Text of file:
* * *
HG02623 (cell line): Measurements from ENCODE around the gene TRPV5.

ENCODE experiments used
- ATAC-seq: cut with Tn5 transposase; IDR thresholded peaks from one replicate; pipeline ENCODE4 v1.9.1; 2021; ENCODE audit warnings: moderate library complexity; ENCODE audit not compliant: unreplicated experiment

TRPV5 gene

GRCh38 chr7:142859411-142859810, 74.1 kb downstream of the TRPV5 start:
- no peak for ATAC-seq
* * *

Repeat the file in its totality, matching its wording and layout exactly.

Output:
HG02623 (cell line): Measurements from ENCODE around the gene TRPV5.

ENCODE experiments used
- ATAC-seq: cut with Tn5 transposase; IDR thresholded peaks from one replicate; pipeline ENCODE4 v1.9.1; 2021; ENCODE audit warnings: moderate library complexity; ENCODE audit not compliant: unreplicated experiment

TRPV5 gene

GRCh38 chr7:142859411-142859810, 74.1 kb downstream of the TRPV5 start:
- no peak for ATAC-seq